In 1969, Santa Barbara Blue was painfully bruised by a major offshore spill, when a Union Oil Company well suffered an uncontrolled blowout. Until the well was capped 11 days later, about five million gallons of crude oil had flowed into the ocean. The black gummy oil fouled 35 miles of beaches along the Santa Barbara coast and the Channel Islands, and killed thousands of birds and numerous marine mammals.

community-environmental-council-pic-small

1969 Santa Barbara oil spill (photo credit: Community Environmental Council)

The Santa Barbara oil spill was the largest in United States history at the time, only eclipsed now by the Exxon Valdez in 1989 and the Deepwater Horizon in 2010. The terrible ecological damage led to a moratorium on new drilling in state waters, awakened the modern environmental movement, and inspired Wisconsin Senator Gaylord Nelson to create the first Earth Day celebration the following spring.

abandoned-oil-refinery-small

Former oil refinery, Ventura County

Despite the heightened environmental awareness and limits on additional drilling, that slick and slippery villain continues its attacks. As recently as May 2015, a corroded petroleum pipeline along the narrow coastal terrace above Refugio State Beach ruptured, failed to automatically shut-off, and spilled over 140,000 gallons of oil.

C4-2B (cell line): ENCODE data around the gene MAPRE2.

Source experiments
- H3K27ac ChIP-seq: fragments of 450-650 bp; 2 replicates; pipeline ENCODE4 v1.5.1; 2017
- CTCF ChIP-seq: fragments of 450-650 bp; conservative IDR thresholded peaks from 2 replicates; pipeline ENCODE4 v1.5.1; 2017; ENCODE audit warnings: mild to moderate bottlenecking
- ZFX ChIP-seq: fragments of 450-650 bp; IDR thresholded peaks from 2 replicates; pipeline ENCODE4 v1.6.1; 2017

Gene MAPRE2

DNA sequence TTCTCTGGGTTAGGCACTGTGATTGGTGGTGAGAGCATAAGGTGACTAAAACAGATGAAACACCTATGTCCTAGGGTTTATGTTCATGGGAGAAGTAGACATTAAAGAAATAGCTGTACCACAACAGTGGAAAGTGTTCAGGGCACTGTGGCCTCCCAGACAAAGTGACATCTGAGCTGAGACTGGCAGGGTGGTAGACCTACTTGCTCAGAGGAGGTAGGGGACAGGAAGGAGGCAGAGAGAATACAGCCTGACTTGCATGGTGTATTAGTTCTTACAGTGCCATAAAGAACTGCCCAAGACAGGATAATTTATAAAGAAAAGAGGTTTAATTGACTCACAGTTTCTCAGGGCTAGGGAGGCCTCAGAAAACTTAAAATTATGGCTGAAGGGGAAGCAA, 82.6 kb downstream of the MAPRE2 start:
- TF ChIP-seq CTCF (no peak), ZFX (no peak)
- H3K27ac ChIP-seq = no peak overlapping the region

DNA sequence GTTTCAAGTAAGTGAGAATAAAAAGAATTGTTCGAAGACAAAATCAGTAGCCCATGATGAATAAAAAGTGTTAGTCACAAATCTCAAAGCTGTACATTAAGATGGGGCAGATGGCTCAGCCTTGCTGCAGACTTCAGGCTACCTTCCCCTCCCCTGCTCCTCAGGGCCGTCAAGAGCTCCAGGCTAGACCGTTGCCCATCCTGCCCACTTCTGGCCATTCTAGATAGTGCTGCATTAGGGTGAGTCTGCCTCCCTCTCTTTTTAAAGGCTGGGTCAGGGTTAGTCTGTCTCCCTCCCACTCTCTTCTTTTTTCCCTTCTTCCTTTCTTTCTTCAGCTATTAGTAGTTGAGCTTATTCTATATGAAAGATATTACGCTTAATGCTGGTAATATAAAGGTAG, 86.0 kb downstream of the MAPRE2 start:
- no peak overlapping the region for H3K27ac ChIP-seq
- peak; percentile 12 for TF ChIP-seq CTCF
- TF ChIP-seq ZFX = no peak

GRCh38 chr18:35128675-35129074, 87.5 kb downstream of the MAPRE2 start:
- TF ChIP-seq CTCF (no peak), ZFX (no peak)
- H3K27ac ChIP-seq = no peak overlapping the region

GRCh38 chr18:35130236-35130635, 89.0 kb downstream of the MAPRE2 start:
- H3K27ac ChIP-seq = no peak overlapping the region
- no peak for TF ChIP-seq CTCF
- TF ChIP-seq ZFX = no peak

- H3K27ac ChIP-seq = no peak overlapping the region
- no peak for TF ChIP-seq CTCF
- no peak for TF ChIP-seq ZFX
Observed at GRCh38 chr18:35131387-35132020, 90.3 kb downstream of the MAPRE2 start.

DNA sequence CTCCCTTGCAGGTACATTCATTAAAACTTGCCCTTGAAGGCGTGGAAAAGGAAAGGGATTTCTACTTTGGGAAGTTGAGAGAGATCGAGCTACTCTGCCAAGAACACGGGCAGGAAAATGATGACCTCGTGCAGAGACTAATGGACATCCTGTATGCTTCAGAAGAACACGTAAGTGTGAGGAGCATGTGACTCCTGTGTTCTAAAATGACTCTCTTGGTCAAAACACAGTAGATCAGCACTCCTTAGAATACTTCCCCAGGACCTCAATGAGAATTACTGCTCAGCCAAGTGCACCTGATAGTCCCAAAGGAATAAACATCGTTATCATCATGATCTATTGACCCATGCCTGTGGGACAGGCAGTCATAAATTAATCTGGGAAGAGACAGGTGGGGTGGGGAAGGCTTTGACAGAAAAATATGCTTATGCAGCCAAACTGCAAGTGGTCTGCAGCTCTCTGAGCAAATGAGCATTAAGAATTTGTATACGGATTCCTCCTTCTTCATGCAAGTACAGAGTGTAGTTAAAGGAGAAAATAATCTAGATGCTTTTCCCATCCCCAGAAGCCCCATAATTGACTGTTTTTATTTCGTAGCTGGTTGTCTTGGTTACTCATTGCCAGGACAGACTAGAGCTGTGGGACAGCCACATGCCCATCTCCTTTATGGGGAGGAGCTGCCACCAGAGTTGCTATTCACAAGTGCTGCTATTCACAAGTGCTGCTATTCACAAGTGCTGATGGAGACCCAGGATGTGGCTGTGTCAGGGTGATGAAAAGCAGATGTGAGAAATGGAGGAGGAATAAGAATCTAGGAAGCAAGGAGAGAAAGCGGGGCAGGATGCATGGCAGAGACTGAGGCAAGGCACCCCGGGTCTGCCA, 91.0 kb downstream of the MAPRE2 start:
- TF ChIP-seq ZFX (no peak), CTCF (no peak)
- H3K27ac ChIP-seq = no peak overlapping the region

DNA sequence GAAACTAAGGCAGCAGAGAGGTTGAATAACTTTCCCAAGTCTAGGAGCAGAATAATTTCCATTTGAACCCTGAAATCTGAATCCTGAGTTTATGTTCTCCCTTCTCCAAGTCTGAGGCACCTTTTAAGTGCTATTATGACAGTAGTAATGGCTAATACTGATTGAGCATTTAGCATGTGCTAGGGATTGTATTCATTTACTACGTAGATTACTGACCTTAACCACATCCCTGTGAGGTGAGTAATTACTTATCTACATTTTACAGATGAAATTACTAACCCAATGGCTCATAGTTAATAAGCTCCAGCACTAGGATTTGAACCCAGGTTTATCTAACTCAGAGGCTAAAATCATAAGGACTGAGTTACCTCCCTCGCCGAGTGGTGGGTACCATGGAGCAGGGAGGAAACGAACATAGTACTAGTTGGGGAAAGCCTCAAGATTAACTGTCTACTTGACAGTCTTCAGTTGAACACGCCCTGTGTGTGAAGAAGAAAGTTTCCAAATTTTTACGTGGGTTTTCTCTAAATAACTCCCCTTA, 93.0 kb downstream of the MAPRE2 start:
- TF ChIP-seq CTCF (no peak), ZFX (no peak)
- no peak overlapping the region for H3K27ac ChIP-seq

oil-seep-on-beach-joe-small

The gooey black menace

For all its charm and excellence, the American Riviera has taken an environmental pounding from the prized and prolific reserves of crude oil lying in wait beneath its bright and vibrant surface. Oil from natural undersea seeps, leaking caps on old offshore wells, and disastrous spills have left Santa Barbara Blue with one beauty of a black eye.

liz-pescadero-park-small

I have to wash my paws!

Blogger’s Note: This post concludes our first year of month-at-a-time travel. This weekend, we are heading home to spend the holidays with our family and friends. We have enjoyed blogging about our adventures, and have met the most kind and interesting writers and travelers along the way. Thanks for following us, reading our articles, and sharing your comments. We plan to continue the blog, so until our next post, we will see you on the computer.

10 thoughts on “Santa Barbara Black and Blue

  1. Wow! I remember the oil spill in the late 60s (or, maybe I remember my parents talking about it), but I was unaware of all the oil history. I’ve visited Summerland several times, mostly to have lunch and wonder around as we passed through the area, but never thought to visit the beach… good thing, apparently!

    I’ll miss the tales of your monthly travels, but glad to read that you will continue to post. Have a safe drive home!

    Liked by 1 person